Visual Studio performs the Find All References task for each method displayed. Codelens provides functions such as inline display of reference numbers. Working in a separate process (for example, ServiceHub. RoslynCodeAnalysisService32). In very large solutions or resource-constrained systems, this feature can have a significant impact on performance, even if it is run at a lower priority. If you encounter high CPU or memory problems during this process (for example, when loading a large solution on a 4 GB machine), try disabling this feature to free up resources.
To disable CodeLens, select Tools>; “Options” & gt;> “Text Editor” ‘All Languages’> “Codelens”, then deselect the feature.
This feature is available in Visual Studio Professional and Visual Studio Enterprise.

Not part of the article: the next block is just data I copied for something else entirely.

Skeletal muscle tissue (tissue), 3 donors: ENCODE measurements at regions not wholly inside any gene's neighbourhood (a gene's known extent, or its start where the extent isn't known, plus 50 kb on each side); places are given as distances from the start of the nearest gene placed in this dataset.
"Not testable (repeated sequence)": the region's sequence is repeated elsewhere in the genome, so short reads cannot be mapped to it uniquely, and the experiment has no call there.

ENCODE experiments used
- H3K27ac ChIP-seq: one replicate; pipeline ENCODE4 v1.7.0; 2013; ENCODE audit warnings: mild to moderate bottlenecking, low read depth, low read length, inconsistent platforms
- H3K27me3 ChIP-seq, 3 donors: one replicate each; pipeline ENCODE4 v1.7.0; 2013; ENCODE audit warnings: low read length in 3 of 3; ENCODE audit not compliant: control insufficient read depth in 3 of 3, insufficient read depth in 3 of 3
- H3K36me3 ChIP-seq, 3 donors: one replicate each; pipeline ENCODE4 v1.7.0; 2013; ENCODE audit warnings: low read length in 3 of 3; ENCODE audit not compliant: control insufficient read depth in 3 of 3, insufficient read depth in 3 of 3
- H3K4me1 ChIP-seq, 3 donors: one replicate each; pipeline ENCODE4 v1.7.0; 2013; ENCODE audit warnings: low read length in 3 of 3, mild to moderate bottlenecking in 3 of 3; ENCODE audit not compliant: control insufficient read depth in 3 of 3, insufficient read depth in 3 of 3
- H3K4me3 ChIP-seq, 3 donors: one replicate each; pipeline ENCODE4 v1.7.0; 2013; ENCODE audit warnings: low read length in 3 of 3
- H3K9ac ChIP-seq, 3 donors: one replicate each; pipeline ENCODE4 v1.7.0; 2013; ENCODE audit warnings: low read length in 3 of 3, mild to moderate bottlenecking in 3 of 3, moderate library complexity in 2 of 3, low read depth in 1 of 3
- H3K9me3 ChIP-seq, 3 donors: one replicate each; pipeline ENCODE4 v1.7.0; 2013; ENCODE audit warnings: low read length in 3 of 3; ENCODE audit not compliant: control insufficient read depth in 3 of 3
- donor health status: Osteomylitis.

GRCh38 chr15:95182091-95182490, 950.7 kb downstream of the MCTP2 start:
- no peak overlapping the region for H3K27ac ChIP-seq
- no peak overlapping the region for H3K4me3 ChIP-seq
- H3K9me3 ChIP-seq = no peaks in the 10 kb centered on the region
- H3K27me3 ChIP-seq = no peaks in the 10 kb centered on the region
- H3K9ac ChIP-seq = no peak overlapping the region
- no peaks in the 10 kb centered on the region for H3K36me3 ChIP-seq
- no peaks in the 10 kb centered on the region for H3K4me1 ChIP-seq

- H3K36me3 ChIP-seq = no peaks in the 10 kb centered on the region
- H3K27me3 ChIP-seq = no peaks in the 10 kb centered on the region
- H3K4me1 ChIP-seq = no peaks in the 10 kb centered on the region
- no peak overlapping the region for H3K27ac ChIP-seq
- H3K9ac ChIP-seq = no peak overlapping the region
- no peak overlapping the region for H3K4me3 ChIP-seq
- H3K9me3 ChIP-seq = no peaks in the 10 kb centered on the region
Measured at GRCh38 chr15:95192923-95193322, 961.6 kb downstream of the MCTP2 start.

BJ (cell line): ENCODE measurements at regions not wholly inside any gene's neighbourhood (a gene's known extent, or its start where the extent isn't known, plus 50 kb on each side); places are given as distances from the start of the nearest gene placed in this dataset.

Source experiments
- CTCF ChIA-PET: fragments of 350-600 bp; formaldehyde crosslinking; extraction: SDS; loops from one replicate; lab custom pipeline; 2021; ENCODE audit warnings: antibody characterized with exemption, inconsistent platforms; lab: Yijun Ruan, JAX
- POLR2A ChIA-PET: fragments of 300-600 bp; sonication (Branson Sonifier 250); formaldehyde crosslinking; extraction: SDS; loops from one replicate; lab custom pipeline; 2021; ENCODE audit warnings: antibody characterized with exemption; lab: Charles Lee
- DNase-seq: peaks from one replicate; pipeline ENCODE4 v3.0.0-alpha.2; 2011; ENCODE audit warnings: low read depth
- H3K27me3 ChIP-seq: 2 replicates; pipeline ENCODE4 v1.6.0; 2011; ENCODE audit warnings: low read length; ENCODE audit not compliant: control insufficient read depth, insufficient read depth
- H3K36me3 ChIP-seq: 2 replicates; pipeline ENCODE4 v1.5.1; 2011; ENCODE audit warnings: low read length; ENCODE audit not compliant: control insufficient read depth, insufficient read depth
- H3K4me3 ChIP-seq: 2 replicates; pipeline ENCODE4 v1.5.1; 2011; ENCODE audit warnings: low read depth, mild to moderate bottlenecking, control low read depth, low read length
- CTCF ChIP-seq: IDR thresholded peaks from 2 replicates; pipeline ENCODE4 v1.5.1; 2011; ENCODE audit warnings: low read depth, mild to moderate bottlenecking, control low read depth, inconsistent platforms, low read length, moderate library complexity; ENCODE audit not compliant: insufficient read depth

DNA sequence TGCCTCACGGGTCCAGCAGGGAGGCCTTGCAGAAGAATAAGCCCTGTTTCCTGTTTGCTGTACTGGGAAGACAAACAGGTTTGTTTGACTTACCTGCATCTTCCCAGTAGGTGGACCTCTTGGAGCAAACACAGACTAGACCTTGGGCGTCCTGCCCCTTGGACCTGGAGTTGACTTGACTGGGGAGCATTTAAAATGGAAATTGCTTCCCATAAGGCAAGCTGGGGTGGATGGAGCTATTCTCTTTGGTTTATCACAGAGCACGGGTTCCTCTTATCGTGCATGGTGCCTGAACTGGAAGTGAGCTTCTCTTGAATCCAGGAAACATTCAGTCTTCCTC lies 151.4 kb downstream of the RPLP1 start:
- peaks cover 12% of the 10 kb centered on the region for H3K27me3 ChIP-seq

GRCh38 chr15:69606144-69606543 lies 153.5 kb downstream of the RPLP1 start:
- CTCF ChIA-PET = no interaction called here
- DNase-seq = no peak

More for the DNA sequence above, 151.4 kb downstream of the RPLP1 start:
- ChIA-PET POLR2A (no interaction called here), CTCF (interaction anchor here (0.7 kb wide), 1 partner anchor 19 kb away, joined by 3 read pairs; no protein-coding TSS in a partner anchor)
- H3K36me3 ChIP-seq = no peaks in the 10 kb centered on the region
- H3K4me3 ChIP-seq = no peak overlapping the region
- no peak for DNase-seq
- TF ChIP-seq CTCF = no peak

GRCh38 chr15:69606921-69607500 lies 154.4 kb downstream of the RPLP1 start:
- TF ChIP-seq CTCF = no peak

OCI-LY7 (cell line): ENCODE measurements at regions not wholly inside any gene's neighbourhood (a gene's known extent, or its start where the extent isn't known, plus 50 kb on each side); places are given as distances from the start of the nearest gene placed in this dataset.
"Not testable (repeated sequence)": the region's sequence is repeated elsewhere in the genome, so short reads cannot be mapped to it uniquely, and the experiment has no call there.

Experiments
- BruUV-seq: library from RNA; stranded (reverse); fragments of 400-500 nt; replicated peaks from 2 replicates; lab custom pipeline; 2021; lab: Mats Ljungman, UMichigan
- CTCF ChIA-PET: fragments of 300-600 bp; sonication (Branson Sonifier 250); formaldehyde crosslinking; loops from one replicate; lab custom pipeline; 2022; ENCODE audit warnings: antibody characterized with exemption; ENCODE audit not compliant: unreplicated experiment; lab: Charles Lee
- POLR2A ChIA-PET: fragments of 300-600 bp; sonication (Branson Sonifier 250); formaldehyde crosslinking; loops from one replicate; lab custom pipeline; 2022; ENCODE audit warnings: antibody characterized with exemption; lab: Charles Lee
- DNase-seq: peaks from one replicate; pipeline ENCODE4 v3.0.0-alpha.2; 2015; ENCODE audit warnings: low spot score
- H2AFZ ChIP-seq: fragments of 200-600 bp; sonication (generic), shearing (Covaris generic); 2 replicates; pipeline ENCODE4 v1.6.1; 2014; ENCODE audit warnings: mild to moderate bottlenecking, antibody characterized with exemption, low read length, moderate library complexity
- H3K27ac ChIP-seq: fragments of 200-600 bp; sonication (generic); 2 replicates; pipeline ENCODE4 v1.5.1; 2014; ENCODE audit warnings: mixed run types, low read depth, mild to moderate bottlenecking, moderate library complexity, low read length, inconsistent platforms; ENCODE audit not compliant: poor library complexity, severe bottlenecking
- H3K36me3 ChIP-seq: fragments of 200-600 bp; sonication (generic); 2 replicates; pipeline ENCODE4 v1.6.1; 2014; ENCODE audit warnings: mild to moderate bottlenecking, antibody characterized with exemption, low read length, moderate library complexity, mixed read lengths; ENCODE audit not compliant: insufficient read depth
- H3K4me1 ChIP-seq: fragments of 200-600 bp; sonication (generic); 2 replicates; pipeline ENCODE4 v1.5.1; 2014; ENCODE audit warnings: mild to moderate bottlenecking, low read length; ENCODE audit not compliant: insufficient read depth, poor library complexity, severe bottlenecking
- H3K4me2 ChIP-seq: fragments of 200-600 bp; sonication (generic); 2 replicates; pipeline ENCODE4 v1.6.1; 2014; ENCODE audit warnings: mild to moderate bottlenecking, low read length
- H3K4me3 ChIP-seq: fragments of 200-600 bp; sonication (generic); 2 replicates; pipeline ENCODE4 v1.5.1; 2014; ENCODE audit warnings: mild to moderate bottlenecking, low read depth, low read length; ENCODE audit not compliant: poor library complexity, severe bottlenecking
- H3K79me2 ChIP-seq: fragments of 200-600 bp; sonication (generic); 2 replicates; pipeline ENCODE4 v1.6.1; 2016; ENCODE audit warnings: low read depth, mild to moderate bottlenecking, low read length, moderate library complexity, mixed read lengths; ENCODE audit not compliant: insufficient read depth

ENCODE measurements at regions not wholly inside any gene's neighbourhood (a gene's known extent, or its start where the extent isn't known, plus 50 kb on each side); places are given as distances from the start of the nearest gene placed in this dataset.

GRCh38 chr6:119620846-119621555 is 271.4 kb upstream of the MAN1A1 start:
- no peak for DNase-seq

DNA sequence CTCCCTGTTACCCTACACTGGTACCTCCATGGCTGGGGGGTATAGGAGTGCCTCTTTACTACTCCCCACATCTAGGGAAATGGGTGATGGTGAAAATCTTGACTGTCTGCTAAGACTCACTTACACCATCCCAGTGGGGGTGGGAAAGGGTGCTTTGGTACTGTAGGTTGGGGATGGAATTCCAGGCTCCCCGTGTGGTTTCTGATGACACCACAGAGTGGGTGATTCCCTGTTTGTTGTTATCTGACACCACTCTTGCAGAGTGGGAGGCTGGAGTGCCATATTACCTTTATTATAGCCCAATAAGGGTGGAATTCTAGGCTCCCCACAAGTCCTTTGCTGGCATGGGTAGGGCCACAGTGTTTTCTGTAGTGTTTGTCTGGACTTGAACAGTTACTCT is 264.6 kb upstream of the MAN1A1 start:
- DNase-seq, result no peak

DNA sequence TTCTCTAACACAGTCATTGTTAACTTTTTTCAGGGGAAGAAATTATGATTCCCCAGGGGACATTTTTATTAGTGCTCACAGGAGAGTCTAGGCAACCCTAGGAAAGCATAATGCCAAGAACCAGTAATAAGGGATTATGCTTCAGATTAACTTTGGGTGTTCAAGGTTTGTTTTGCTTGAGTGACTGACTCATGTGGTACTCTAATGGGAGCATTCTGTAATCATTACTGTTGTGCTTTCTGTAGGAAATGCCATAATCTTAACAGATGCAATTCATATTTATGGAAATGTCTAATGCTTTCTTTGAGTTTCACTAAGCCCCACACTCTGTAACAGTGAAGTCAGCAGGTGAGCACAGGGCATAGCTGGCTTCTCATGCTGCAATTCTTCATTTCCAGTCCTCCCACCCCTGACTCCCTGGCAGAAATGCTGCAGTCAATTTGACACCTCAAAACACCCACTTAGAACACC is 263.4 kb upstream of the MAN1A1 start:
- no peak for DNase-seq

Other tools and extensions
disable
Extensions are additional software components that are added to Visual Studio to provide new functionality or extend existing functionality. Expansion can often cause memory resource problems. If you encounter memory resource issues, try disabling the extension one at a time and see how this affects the schema or workflow.
to disable extension, please go to “tools” | “extension and update”, and then disable specific extensions.
Disable the XAML designer
By default, the XAML designer is enabled, but it only consumes resources when the.xaml file is opened. If you are using XAML files but do not want to use the designer feature, disable this feature to free up memory.